The Liturgy of the Hours, Finally Makes Sense! – EpicPew

The Liturgy of the Hours, Finally Makes Sense!

Growing up as a cradle Catholic, you would think that I would know everything there is to know about prayer, but honestly, I only recently even heard of the Liturgy of the Hours. What little I did know (or thought I knew) about it was that it was prayed only by the priests and deacons, and it was prayed throughout the day, but that was about it!

Well, the mystery of this beautiful Liturgy is uncovered in the new book by Father Timothy Gallagher, O.M.V., A Layman’s Guide to the Liturgy of the Hours. Let’s answer some basic questions, and get a head start on this form of prayer.

Is it only for priests, deacons and monks?

Well, for fifteen hundred years it was almost exclusively prayed by priests, monks, and nuns. It was designed to help them focus and to live a life of prayer. The Church is now very clear on its stance: NO, it is not just for the ordained or religious. In fact, during Vatican II the Council wrote, “the laity, too, are encouraged to recite the divine office, either with priests, or among themselves, or individually” (Sacrosanctum Concilium, 28).

Is it a new form of prayer?

Nope! In fact, it is based on the Old Testament way to pray the Psalms. It is an extra way to reflect upon the promises in the Old Testament and how Jesus fulfilled those promises in the New. It had been known as the Divine Office or “holy task,” and consists of a psalm, the office of readingz, and prayers. In the book, Fr. Gallagher takes a chapter to explain how to pray the hours, including the psalms.

Cool fact: The book of Psalms is the only book from the Bible that is read from at every Mass.

Does it really take HOURS?

No way! In fact, most of the prayers throughout the day may only take 5-7 minutes to pray the minimum content! “Hours” refers to the ‘cosmic hours’ of the day which are morning, daytime, evening, night, with the addition of the Office of Readings which can be read anytime during the day. The latter is the only one that takes longer, at about 15-20 minutes.

Do you have to pray “on the hour, every hour?”

Again, no. Unless you go to Church to pray with a priest or deacon (some Churches will pray the Morning Prayer before the daily Mass), it can be prayed throughout the day, no matter what you’re doing. For example, Morning Prayer can be meditated upon during your morning coffee. The Daytime Prayer can be listened to on the way to pickup the kids from school. Evening prayer can be prayed as a family as dinner is finishing. And the Night Prayer can be prayed right before bedtime. The Office of Readings can be fit in whenever during the day.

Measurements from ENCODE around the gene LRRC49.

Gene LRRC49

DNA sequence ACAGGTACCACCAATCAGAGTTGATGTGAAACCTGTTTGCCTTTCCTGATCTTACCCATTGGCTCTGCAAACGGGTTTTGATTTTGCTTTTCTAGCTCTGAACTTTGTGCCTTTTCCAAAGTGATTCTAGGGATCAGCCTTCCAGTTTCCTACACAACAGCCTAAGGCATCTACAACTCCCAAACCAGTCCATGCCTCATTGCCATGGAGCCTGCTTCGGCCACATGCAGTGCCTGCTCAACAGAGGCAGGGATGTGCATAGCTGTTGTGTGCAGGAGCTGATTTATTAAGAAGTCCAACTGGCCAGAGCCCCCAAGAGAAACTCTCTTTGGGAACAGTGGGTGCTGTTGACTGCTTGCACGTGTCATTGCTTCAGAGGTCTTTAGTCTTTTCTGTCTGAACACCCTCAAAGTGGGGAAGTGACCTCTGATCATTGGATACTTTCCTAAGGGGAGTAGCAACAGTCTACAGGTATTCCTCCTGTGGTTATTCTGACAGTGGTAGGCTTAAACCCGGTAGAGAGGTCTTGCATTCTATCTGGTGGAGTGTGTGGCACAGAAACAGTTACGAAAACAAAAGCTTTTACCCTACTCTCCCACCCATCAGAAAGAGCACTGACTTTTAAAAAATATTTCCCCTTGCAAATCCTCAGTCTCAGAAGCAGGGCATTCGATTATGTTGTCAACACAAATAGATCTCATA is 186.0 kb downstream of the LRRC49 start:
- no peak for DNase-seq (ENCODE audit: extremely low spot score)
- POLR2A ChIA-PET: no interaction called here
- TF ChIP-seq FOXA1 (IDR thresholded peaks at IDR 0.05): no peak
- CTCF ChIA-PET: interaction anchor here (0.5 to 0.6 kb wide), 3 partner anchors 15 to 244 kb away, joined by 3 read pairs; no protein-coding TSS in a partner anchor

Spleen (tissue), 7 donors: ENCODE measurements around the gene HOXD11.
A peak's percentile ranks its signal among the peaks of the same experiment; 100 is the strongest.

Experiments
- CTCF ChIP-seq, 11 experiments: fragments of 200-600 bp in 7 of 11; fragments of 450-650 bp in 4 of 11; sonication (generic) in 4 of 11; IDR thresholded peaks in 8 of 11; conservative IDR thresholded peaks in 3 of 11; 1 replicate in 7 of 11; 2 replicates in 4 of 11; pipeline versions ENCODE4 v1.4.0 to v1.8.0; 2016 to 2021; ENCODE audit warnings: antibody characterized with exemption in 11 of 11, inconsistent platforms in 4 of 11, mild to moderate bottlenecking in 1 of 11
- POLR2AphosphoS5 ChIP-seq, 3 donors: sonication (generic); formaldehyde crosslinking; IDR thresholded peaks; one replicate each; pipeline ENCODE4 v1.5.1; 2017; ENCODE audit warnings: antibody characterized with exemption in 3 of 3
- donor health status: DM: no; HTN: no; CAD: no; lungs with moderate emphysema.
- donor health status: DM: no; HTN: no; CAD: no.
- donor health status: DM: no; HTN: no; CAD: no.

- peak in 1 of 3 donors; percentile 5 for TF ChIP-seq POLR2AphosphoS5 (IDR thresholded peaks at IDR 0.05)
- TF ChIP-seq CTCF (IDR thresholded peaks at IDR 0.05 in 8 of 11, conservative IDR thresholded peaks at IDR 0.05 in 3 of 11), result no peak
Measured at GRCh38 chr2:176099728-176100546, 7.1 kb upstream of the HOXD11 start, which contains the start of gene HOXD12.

How do I get started?

That’s a great question, and it’s really easy. If you like hard copies, you can pick up a Liturgy of the Hours, a superb volume with the complete prayers, all the inserts, the schedule, five ribbons, and bookshelf organizer. Or, the Shorter Christian Prayer which is a shorter version of the Liturgy. There is also the shorter version in the monthly Magnificat publication.

For those who are a little more high-tech, there are apps such as iBreviary or, or apps that give an audio version of the Liturgy such as Pray Station Portable. The Magnificat even provides a digital version with their subscription.

And what if I don’t have time to do it ALL?

A friend once told me that God will meet you where you are at, and this is the perfect example. While the complete Liturgy of the Hours may seem overwhelming, just completing one or two parts such as the Morning and Evening or Night Prayers. Don’t feel bad if you forget or don’t have time to get to it, or even fall asleep while praying. With prayer, the most important part is the building of the relationship between you and God. Just like any friendship, if you don’t talk to a friend, the relationship can breakdown as we rely less and less on the person. Don’t let this happen between you and God! Also, many ask, “How do you pray?” This is the perfect format for those who want to talk to God, but don’t really know how or what to say.

Well, there you go! It really isn’t as long or as cumbersome as it sounds, but rather a beautiful way to ‘pray unceasingly.’ While this is a quick and dirty answers to the Liturgy of the Hours, Fr. Timothy Gallagher in A Layman’s guide to the Liturgy of the Hours, goes into greater detail and explanation of the Liturgy and how it will enhance your prayer life and pour graces down upon you and your family.